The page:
Icasa explains qualified audit
The regulator has asked for "condonation" after problematic IT systems again resulted in it receiving a qualified audit. By Duncan McLeod.
Independent Communications Authority of SA (Icasa) CEO Themba Dlamini has moved to explain the decision by the auditor-general once again to submit a qualified audit of the telecommunications and broadcasting regulator’s annual financial statements. The authority has asked for “condonation” from government in an effort to stop it from receiving a qualified audit in future years.
Icasa again attracted a qualified opinion in the 2011/2012 financial year because the auditor-general was “unable to obtain sufficient, appropriate audit evidence” to show that R793m the authority says it received from licensing and administrative fees was correct. It also couldn’t confirm the accuracy of an amount of R801m owing to national treasury as disclosed in the Icasa annual report.
“Due to the lack of controls over the invoicing and collection of licence fee revenue, the entity’s records did not permit the application of alternative audit procedures and, consequently, I was unable to determine whether any adjustments to the national revenue fund receivable and resulting payable figures were necessary,” the auditor-general says in its report.
The authority has asked for “condonation”, which would “lessen the severity” of the finding, Dlamini says.
He says the qualified audit relates to Icasa’s problematic spectrum management system. He says an interface issue between regulatory agency’s “JDE system”, which generates financial reports, and “Spektrum”, which manages details about licences, led to the problems.
“The challenge has been, if you go back two or three years, you don’t know what you’re looking at in terms of data because you don’t know if it’s garbage or not,” he tells TechCentral. “When Spektrum was introduced, it was based on an old mainframe system and since then it has never been upgraded to the extent that it is compatible with systems like JDE.”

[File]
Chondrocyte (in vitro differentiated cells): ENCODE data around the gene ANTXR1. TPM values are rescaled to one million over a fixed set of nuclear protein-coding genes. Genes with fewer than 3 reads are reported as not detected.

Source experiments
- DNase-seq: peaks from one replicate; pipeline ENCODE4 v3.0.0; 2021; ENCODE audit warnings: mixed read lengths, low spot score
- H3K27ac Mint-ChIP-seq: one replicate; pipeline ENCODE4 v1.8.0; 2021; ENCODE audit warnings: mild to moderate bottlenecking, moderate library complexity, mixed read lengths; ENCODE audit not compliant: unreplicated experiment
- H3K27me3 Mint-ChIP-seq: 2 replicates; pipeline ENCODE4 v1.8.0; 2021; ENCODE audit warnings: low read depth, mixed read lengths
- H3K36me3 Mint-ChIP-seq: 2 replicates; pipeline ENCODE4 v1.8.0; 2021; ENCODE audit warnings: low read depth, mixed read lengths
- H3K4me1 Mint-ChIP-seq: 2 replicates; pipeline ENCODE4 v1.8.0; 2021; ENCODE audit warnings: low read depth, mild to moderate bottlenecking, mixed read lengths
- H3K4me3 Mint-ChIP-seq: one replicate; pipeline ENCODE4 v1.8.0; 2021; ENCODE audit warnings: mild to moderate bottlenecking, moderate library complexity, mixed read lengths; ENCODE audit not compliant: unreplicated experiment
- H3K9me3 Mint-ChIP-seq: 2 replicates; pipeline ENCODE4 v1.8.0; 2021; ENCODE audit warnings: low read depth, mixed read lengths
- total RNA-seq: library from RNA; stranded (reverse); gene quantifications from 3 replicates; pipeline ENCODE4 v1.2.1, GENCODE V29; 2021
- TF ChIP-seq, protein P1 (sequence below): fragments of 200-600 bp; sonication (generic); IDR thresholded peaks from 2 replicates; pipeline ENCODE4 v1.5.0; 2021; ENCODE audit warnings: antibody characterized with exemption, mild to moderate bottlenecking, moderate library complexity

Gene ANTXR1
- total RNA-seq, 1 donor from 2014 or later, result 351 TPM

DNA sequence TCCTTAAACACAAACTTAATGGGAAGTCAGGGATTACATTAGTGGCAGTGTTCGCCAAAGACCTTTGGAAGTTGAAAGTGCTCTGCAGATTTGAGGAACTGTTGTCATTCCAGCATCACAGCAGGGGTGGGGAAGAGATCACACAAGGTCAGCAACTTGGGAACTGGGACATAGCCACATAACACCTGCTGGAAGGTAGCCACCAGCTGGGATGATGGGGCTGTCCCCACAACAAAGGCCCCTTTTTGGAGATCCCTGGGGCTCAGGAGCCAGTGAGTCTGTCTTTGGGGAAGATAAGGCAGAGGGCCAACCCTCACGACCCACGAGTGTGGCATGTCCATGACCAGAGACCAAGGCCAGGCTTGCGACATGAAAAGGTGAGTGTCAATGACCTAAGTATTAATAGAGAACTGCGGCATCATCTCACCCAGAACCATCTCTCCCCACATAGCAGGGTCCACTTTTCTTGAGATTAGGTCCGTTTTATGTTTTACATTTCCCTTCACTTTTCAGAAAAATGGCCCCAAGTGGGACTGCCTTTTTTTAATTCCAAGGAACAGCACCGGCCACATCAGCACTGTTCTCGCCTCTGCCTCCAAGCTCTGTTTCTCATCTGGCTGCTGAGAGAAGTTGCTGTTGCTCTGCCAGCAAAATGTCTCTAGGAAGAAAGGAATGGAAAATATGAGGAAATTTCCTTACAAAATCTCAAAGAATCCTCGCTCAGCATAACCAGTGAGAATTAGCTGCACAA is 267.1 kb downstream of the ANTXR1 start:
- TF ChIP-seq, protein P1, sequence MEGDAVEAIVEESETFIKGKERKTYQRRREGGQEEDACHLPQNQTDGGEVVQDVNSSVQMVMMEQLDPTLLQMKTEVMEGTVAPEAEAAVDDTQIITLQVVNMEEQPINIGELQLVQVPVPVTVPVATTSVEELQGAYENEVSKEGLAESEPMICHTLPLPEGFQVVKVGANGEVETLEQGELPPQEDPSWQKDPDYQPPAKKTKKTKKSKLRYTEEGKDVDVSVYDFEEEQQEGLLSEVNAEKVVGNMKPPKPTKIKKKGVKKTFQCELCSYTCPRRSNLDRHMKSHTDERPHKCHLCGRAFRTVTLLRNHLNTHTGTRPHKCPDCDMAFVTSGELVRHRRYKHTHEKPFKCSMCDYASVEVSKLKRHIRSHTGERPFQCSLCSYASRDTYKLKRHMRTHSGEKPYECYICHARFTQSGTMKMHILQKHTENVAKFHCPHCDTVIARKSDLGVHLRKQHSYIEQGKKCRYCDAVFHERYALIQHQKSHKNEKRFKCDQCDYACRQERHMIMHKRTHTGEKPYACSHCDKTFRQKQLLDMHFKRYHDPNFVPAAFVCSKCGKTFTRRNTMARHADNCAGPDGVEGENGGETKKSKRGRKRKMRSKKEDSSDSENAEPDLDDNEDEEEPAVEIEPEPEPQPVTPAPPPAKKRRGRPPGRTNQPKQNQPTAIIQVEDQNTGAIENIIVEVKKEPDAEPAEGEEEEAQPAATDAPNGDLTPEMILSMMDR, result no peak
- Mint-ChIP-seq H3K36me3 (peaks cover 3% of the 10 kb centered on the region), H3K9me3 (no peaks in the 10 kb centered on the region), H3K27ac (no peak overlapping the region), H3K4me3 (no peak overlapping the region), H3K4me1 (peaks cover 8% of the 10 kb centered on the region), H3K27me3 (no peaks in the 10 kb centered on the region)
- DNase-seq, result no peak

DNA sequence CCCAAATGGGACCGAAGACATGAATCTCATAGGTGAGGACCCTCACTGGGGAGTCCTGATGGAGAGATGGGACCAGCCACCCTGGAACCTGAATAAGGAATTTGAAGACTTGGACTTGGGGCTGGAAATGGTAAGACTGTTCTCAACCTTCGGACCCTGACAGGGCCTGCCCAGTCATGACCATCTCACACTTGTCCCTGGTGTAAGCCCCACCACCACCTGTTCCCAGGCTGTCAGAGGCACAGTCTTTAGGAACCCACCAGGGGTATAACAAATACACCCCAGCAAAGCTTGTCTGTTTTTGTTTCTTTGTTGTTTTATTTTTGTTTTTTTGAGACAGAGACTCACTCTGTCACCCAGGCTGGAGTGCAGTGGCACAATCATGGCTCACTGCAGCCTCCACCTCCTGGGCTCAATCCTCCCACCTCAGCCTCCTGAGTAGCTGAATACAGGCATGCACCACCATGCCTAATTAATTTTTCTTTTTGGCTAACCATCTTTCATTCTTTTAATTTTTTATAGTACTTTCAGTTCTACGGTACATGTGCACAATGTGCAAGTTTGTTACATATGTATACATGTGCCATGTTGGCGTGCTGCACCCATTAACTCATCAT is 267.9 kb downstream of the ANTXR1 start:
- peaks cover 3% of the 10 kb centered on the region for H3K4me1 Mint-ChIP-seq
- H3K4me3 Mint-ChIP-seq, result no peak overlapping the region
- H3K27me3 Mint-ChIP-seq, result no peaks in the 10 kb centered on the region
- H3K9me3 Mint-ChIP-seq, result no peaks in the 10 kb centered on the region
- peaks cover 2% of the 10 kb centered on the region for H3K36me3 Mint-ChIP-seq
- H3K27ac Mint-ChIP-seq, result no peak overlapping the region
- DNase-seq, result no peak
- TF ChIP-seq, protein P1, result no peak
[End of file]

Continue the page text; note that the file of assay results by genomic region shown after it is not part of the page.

This means there is not reliable information to conduct an audit, hence the auditor-general’s qualified report. “We have proposed to the minister to condone the prior years so that when we get audited, we get audited for the current financial year. The moment you keep going back, you have a permanent qualification,” Dlamini says.
In addition, Icasa has had to revisit regulations around general licence fees, which were based on the gross profit reported by the companies it regulates. This, Dlamini says, resulted in some companies supplying incorrect information, which affected Icasa’s audit opinion. “We have reviewed that regulation to move away from gross profit to a turnover approach,” he says. “It has been endorsed by our audit risk committee and by the council.”
Dlamini says an Icasa finance turnaround plan was established to look at the auditor-general’s findings and this plan is “zooming into every activity that is affecting that finding. The [Icasa] council gets a weekly update on the finance turnaround plan [and] we have agreed that we will have a broader [and] cleaner administration approach.” — (c) 2012 NewsCentral Media